Legislature(2005 - 2006)SENATE FINANCE 532
05/07/2006 01:00 PM FINANCE
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* first hearing in first committee of referral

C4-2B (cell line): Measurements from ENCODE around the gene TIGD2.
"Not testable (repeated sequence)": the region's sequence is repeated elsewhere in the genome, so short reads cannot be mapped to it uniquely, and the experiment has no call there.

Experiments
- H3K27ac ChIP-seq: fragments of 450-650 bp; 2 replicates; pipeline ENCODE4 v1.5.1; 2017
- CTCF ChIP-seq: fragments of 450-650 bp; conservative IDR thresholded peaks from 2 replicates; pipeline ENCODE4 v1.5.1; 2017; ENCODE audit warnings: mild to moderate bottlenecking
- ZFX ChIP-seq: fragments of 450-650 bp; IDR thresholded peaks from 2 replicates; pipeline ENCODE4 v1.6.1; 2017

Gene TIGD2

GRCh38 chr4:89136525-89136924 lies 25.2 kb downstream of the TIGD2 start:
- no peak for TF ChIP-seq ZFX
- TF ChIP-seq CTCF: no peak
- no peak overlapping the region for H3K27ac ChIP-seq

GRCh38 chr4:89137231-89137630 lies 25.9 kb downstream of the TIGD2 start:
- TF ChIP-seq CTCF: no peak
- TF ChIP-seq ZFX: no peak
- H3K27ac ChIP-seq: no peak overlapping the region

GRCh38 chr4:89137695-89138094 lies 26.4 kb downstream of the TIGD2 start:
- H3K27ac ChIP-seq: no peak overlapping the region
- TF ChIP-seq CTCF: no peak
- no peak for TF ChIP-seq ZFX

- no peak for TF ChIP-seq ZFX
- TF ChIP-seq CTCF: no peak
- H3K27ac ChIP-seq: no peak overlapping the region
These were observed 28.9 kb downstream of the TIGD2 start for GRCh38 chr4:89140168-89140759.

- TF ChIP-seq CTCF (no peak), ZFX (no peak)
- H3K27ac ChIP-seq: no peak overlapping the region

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2:28:01 PM SENATE CS FOR CS FOR HOUSE BILL NO. 190(JUD) "An Act relating to the purchase of alcoholic beverages and to access to licensed premises; relating to civil liability for certain persons accessing licensed premises; requiring driver's licenses and identification cards to be marked if a person is restricted from consuming alcoholic beverages as a result of a conviction or condition of probation or parole and relating to fees for the marked license; and requiring the surrender and cancellation of driver's licenses under certain circumstances." This was the first hearing for this bill in the Senate Finance Committee. PAUL LABOLLE, Staff to Representative Richard Foster, testified that this bill would attempt to reduce incidents of Driving Under the Influence (DUI). Although Alaska currently has strict DUI statutes, approximately 30 percent of motor vehicle fatalities involve a DUI. This bill would prohibit those convicted of a DUI from consuming alcohol as a term of sentencing and probation. The term Restriction on Consumption (ROC) would appear on their drivers' license. The bill would not require an alcohol vendor to card every customer, but the bill includes a provision allowing for a $1000 civil penalty to be levied by a vendor that found an individual to be in violation of the restriction while attempting to purchase alcohol. 2:30:18 PM Senator Bunde explained the civil penalty provision as it related to selling alcohol to a minor. In that case, a vendor who determines an individual attempting to purchase alcohol is not of age may assess a $1000 trespass fee. The method had worked well to discourage attempts by minors to purchase alcohol in Anchorage. 2:31:13 PM Co-Chair Green asked if the display of "ROC" on the drivers' license is currently allowed. Mr. Labolle replied that this bill would allow for the display. 2:31:30 PM Senator Bunde was willing to support the bill, but anticipated that older DUI offenders were unlikely to be carded when purchasing alcohol. He supposed the threat of a $1000 fine could provide enough of a deterrent effect to discourage DUI offenders from attempting to procure alcohol. 2:32:39 PM Co-Chair Green asked if Members supported the ROC designation on an offender's drivers' license. 2:32:40 PM Senator Dyson commented on the "significant" and possibly "radical" measures contained in the bill. He expressed concern regarding the indeterminate fiscal note, and asked if the anticipated cost to the Division of Motor Vehicles (DMV) was known. 2:33:32 PM Mr. Labolle responded that the DMV had testified that implementation of this program is within its capability and "easy to do". The fiscal note assigns all costs and fess associated with the printing of the ROC designation to the DUI offender. 2:34:06 PM Senator Dyson continued, asking if it would be the responsibility of the DUI offender to go to the DMV and request that the ROC designation be printed on their license. 2:34:40 PM Mr. Labolle affirmed. 2:34:56 PM Co-Chair Green asked if the courts currently restrict consumption. Mr. Labolle replied positively. 2:35:11 PM Senator Dyson recalled previous technical complications with relaying information between the courts and the DMV, and asked if their computer systems were now compatible. 2:35:52 PM Mr. Labolle deferred to the Alaska Court System or the DMV for a response. 2:36:06 PM Co-Chair Wilken referenced a letter from the president of the Cabaret, Hotel, Restaurant and Retailers Association (CHARR) [copy not provided] that claimed the bill "will require bars and liquor stores to purchase expensive electronic equipment and hire personnel to operate that equipment." He asked regarding this "equipment". Mr. Labolle understood the letter was out of date. 2:37:04 PM HEATHER BRADY, Staff to Representative Harry Crawford, testified that CHARR had misunderstood the provisions. While the bill requires the DMV to make the ROC restriction a "scanable" item when possible, it would also require a visual display of the restriction on the license, so no additional equipment would be necessary. 2:37:54 PM Co-Chair Wilken spoke to a memorandum from legislative legal council dated May 3, 2006 [copy not provided] that questioned, and possibly challenged, the bill itself. He requested a response to that letter. 2:38:21 PM Mr. Labolle advised that the concerns addressed in the memorandum related to a drafting disagreement between Division of Legal and Research Services and the Department of Law. He deferred to Doug Wooliver. 2:39:04 PM DOUG WOOLIVER, Administrative Attorney, Alaska Court System, had not seen the memorandum in question. He understood the drafter's concern to "capture municipal ordinances". Nearly half of all misdemeanor DUIs are charged under Anchorage municipal code, not under State statutes. 2:40:09 PM Co-Chair Green suggested the memorandum asked how the Department of Administration would garner all information on previous DUIs from other states, and how the Department would identify those on probation and implement the provisions. 2:40:36 PM Mr. Wooliver was not aware of how the DMV learns of DUIs committed in other states. 2:41:02 PM Mr. Wooliver responded to an earlier question regarding an electronic connection to relay judgments between the Alaska Court System and the DMV. He informed that the two agencies did not currently have such a system, but were working on a multiple-agency connection so the courts could share information with other affected departments more readily. 2:41:45 PM Senator Dyson summarized the current method of transferring information in which one agency must print out the information and the receiving agency then must reenter the information into a separate system. This information is of high importance to the DMV as well as police officers, who may need to know as quickly as possible if a warrant has been issued for a person, if a home has a foster child, or other important factors in law enforcement. He asked if a computerized system to facilitate information sharing was "months or years away". 2:43:11 PM Mr. Wooliver estimated the State was years away from implementing the ideal system, although each year saw improvements. It is a very costly project, and all departments involved must receive upgrades. For example, while the Court's computer system has been improved, the receiver must also have upgrades to take delivery of this information. 2:44:09 PM Senator Dyson asked if completion of the upgrades was two, five, or ten years away. 2:44:24 PM Mr. Wooliver projected conclusion within a five year range. However, other needs and priorities, such as bail conditions and collections issues, would continue to be identified and addressed. 2:44:54 PM Senator Bunde clarified the process by which a person would obtain an ROC designated drivers' license. If, during sentencing, a restriction on consumption was placed on an individual, that person must surrender their license in court upon sentencing. That person must then go to the DMV within two days and apply for a new, restricted license. The process was not as "voluntary" as it may have been portrayed. Senator Bunde asked about the provisions inserted by the House Judiciary Committee that had caused concern to members of the Division of Legal and Research Services. 2:45:57 PM Mr. Labolle located the language in subsection (a) of Sec.04.16.160. Privilege to purchase alcoholic beverages., added by Section 2 on page 2, lines 9 and 10, and in AS 28.15.191(g) added by Section 7 on page 4, lines 5 through 7. A sponsor amendment was offered during a hearing in the Senate Judiciary Committee, and the adopted amendment was an attempt to broaden the language to include as many violations as possible. 2:47:06 PM Senator Bunde asked the sponsor's opinion regarding the ability to enforce the sections described in the memorandum. Mr. Labolle had not received the memorandum. Senator Bunde was inclined to support the bill, and asked if deleting the provisions in question would remove the requirement for a concurrence vote. Mr. Labolle assumed the deletion would remove the requirement for concurrence, but would exclude approximately 50 percent of DUI convictions, those charged under the Anchorage ordinance, which are included under the current language. 2:48:09 PM Senator Bunde suggested removing only the portion of the provision that referred to out-of-state convictions, as it would be easier to facilitate communications between the State DMV and the Municipality of Anchorage than between states. 2:48:27 PM Mr. Labolle would not oppose the language, and had prepared a draft of the amendment. 2:49:05 PM DUANNE BANNOCK, Director, Division of Motor Vehicles, Department of Administration, testified via teleconference from Anchorage, that the Division struggles with both "practical" and "philosophical" issues. He explained that he could not avoid preparing an indeterminate fiscal note, as he did not know the number of drivers who would be affected by the proposed regulation. Mr. Bannock was also concerned that the definition of the "restriction on consumption" was not clear in the bill, and enforcement could be an issue. He asked if the ROC designation would prohibit a person from both entering a licensed establishment and purchasing alcohol, or if the restriction would be solely on the consumption of alcohol. 2:53:03 PM Mr. Bannock directed attention to Sections 4 and 6, which instruct the DMV to cancel the drivers' license or identification card of a person charged with a DUI offense upon notification from the court. He stated that the bill was unclear as to whether the license was to be surrendered to the arresting officer, the court, or simply cancelled in the DMV database. After the required cancellation, the bill did not specify the terms of the cancellation, or if that affected a person's driving privilege. The bill also failed to address other aspects of licensing, and he exampled a case of a person who retained their original "canceled" license, and asked if it would be the responsibility of the DMV to monitor the length of the ROC, then "uncancel" a license upon expiration of that period. This would be a burdensome requirement of the Division. 2:55:31 PM Mr. Bannock was "worried" that the DMV would not be able to satisfy the intent of the bill, which he understood to be the reduction of "death and injury caused by drunk drivers." He opined that the proposed legislation would not stop lawbreakers from obtaining and consuming alcohol. It would only provide a visual notice of the court order. Most adults are not carded when purchasing alcohol. He therefore had no expectation that the proposed legislation would accomplish the bill's intended goals. 2:56:31 PM Senator Bunde asked if it was a crime to drive with a revoked license. 2:57:03 PM Mr. Bannock clarified that the language speaks to "cancellation" of a license, not revocation. His concern in that regard involved a situation in which a person's license was cancelled and they never went to the DMV to get their restricted ROC- imprinted license. If the period of revocation had expired but that individual had not gone in to the DMV to get a new license, was that person driving with a cancelled license in violation of the law? Mr. Bannock continued that in every other scenario in which the DMV becomes involved, there is an action the driver must take at the DMV that triggers reinstatement of driving privileges. For example, if a person is involved in an accident that impacts their legal ability to drive, they must present the DMV with proof of insurance, restitution or other documentation before their driving privileges are reinstated. This bill does not have a requirement for such action, so the burden would be on the DMV to monitor restrictions and their expirations. 2:59:13 PM Senator Olson realized the complexity related to this bill and the burden to the Division. He asked if Mr. Bannock anticipated a reduction in DUI offenses if this bill became law. 2:59:46 PM Mr. Bannock responded that he "regretfully" did not expect the proposed legislation would reduce DUIs. Discussions within the Department did not identify any strong correlation between the restrictions in the legislation and a reduction of DUIs. 3:00:20 PM Senator Olson did not agree. 3:00:23 PM Senator Bunde asked if the restriction on consumption would appear only on the physical drivers' license or if it would also be in the database used by police officers during routine stops. 3:01:06 PM Mr. Bannock replied that he assumed the restriction would appear in both locations. This would be an important factor in the legislation, as he anticipated many people would not be compliant with this law. Therefore, only law enforcement personnel would have access to the computerized information, and any purveyor of alcohol would have to rely on the printed ROC on the identification. 3:01:53 PM Senator Bunde remarked that the bill in its current form has potential positive effects. If a person with an ROC designated license happened to be carded when purchasing alcohol, they would be subject to a $1000 fine. Additionally, if a person who failed to go to the DMV and apply for their ROC license was stopped while driving, they would be subject to arrest for driving without a valid license. Mr. Bannock agreed, a driver could be arrested for failing to obtain an ROC license, even if the restriction period had ended. 3:02:41 PM Co-Chair Wilken aligned himself with Mr. Bannock's concerns about the bill. He continued that the legislation needed refining and further efforts to ensure it would accomplish its goals before it became law. He would not support the bill in its current form, but encouraged continued efforts on the part of the sponsor. 3:03:30 PM Senator Dyson identified with Co-Chair Wilken comments. He was uncomfortable with the access issues the proposed legislation raised. He identified the goal of the legislation as preventing a person who was restricted from drinking from consuming alcohol, not necessarily restricting them from the premise where alcohol is served. He contended the bill did not address his concern. 3:05:02 PM Senator Bunde wanted to support this bill, but understood the will of the Committee The bill was HELD in Committee.